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Hull v. Lewis

A-5403-07T3 (N.J. Super. App. Div. 2009) (Unpublished)

LOANS; ENVIRONMENTAL LIABILITY — A borrower who relies on an environmental report that its lender obtains from the lender’s environmental consulting firm may have no claim against the consulting firm or the lender if, in fact, the report is incorrect because, under most circumstances, a property owner’s reliance on a report obtained from its lender would be unreasonable reliance.

An individual purchased property. He sought financing from a financial institution. One of the conditions of the loan commitment he received was that he obtain a satisfactory appraisal and Phase I environmental audit. The lender hired an environmental consulting firm to conduct the environmental assessment. Based on a “paper review,” the consultant issued a report indicating no obvious areas of environmental concern that would call for a more detailed site investigation. Based in part on this report, the lender issued the loan and the buyer purchased the property. Thereafter, the buyer tried to sell the property. The new contract of sale permitted a Phase II site investigation. The results of this audit revealed that there was significant groundwater contamination. The then-current owner sued both his lender and his environmental consultant claiming that they had a duty to notify him of the results of the Phase I audit that was performed when he purchased the property.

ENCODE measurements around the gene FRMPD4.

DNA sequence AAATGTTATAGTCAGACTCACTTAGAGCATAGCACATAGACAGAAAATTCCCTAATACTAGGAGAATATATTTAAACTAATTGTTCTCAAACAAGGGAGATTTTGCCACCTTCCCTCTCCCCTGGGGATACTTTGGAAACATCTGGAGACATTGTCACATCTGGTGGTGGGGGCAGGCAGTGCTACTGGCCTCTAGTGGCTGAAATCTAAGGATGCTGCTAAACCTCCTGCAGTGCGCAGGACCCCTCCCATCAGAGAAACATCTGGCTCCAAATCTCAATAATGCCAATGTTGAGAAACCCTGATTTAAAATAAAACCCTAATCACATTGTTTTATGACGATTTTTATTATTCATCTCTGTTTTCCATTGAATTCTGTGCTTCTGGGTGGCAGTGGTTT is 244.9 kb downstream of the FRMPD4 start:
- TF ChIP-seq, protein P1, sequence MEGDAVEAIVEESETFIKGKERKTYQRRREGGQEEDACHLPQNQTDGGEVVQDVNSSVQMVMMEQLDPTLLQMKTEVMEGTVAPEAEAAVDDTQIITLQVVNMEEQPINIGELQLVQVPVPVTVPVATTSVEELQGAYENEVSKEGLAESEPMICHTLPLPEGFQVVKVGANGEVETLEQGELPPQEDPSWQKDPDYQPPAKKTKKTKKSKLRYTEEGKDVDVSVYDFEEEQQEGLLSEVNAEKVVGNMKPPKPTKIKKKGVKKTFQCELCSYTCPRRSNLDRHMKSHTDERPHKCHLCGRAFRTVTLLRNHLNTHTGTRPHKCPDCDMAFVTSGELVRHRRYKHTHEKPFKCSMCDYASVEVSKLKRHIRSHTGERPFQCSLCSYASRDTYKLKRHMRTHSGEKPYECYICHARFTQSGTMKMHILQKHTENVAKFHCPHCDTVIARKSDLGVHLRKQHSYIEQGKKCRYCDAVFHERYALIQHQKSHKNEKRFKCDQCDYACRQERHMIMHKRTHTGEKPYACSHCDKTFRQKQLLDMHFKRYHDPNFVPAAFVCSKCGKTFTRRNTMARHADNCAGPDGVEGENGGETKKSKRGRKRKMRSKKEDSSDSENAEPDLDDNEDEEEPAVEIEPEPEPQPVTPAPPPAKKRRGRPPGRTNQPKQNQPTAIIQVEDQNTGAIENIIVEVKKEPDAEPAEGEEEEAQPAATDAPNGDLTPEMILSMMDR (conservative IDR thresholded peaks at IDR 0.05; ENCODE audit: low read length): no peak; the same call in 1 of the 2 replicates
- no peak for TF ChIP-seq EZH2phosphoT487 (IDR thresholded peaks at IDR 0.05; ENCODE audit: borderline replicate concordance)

The Chancery Division released the lender and environmental consultant on summary judgment. It noted that there was no evidence indicating that the buyer relied on the bank’s satisfaction with the results of the audit to close the transaction, and even if he had, such reliance would have been unreasonable. The property owner appealed, claiming summary judgment should not have been granted because discovery had not been completed and genuine issues of fact existed.

The Appellate Division affirmed, holding that while summary judgment is generally inappropriate where discovery has not been completed, it was appropriate here because the property owner had not pointed to any discovery that might reveal an issue of material fact. It also ruled that the bank’s intention in approving the loan was irrelevant to the instant dispute because it had no bearing on whether the property owner reasonably relied on the environmental report or the bank’s approval of the mortgage as an assurance that the property was not environmentally contaminated. The Court agreed with the lower court that the property owner’s reliance upon the bank’s acceptance of the audit results was unreasonable.


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